Peggy Guggenheim – when the heirs and the foundation disagree

Foundations are often established to manage large art collections after the death of the art collector.  Unfortunately, the interests of the collector’s heirs do not always align with those of the foundation, and disputes arise. Such disputes raise the question of the extent of the rights of the heirs when the deceased’s art collection is managed by a foundation. The Tribunal de Grande Instance in Paris had to examine this very question in the context of the Peggy Guggenheim collection, and upheld its previous decision that the existence of any such rights depends on the terms of the gift.

In 1970, Peggy Guggenheim made a gift of her Palazzo Venier dei Leoni in Venice to the Solomon R. Guggenheim Foundation. In 1976, she made a gift to the Foundation of her art collection, composed of 326 works of modern art and glasswork by major artists such as Pablo Picasso, Alexander Calder and Wassily Kandinsky, located in the Palazzo.

Since Peggy Guggenheim’s death in 1979, the Foundation has overseen the conservation and management of her collection, not always to the satisfaction of her heirs. Indeed, the heirs first brought legal action against the Foundation in January 1992, arguing that the Foundation did not respect the terms of the 1976 gift, in which she expressed the wish that her collection remain intact. Specifically, the heirs did not approve of the Foundation’s decision to make changes to the Palazzo and the layout of the collection within it. The heirs wanted the Foundation to move the artworks back to where they had originally been. They also asked the Court to acknowledge their right to request the total or partial revocation of the gift, and requested compensation for moral damages. On 7 December 1994, the Paris District Court dismissed the heirs’ claims.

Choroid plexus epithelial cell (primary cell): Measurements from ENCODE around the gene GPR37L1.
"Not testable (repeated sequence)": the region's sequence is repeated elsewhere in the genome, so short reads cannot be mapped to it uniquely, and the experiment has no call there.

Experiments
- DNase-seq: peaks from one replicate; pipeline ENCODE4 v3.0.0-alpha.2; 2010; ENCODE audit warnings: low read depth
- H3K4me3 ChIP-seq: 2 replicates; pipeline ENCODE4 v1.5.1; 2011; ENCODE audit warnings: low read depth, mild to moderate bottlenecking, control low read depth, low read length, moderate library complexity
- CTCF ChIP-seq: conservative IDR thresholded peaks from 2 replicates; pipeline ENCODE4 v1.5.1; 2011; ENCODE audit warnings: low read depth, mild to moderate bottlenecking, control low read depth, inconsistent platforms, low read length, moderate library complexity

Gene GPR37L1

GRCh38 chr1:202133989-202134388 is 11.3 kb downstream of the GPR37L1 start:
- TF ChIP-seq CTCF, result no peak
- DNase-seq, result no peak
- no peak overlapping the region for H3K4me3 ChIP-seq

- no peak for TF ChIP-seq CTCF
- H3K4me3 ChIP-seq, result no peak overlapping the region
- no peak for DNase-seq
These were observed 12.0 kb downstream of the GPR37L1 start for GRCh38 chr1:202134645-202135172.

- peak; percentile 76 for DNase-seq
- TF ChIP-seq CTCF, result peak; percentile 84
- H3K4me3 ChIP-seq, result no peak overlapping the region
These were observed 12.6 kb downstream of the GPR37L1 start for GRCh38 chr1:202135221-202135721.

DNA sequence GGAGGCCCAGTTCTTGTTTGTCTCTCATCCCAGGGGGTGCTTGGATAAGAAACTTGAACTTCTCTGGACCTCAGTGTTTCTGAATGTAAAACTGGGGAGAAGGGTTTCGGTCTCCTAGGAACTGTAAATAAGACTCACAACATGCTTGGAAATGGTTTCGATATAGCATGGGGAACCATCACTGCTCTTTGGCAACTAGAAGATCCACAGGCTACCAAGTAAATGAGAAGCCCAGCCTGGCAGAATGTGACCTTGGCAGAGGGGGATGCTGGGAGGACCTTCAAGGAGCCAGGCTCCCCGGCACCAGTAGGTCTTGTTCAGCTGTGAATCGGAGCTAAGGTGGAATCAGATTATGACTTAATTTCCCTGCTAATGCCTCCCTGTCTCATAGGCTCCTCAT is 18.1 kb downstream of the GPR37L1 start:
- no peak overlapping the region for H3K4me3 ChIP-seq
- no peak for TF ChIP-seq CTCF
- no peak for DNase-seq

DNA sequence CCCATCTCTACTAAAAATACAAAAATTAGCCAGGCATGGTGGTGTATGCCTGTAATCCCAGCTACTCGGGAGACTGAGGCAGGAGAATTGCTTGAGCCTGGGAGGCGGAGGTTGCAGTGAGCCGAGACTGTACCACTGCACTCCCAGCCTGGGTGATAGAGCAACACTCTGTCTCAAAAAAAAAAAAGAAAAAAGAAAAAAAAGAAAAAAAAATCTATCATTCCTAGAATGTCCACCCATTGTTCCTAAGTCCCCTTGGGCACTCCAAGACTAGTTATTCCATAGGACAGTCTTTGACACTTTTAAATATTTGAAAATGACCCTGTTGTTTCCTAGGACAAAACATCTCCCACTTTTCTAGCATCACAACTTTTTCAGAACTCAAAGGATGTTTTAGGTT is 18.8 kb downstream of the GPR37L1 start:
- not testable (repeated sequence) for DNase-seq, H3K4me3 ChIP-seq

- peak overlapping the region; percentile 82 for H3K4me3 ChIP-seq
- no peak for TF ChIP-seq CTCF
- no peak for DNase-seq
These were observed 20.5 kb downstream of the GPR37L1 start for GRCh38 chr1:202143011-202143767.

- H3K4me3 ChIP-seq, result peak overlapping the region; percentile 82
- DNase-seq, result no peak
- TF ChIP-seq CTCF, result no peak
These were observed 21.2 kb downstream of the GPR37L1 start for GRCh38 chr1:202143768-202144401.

As a side note, it is worth pointing out that often, when the donor or testator, the heirs, the foundation and the property are located in different countries, the court must ask itself which law should apply to each claim. The analysis of applicable law can be complex. For instance, in the Guggenheim case, the French Court decided that issues related to the gift were governed by Italian law. As the Italian Civil Code provides that issues related to gifts are governed by the law of the country of the donor, and since Peggy Guggenheim was a US national, the Paris District Court, applying Italian law, decided the question under New York law.

The French Court held that, under New York law, the revocation of a gift is possible only if the terms of the gift allow for revocation with property passing to the heirs in circumstances where the foundation has failed to comply with the terms and conditions of the gift.  The Court dismissed the heirs’ claim because the 1976 gift did not require the foundation to abide by any conditions, in particular as to how the collection should be hung in the Palazzo. The Court also dismissed the heirs’ claim for alleged harm to the personality rights and memory of Peggy Guggenheim, finding that the Peggy Guggenheim collection does not constitute “an intellectual work” protected under Italian copyright law. Therefore, the heirs were not entitled to moral damages.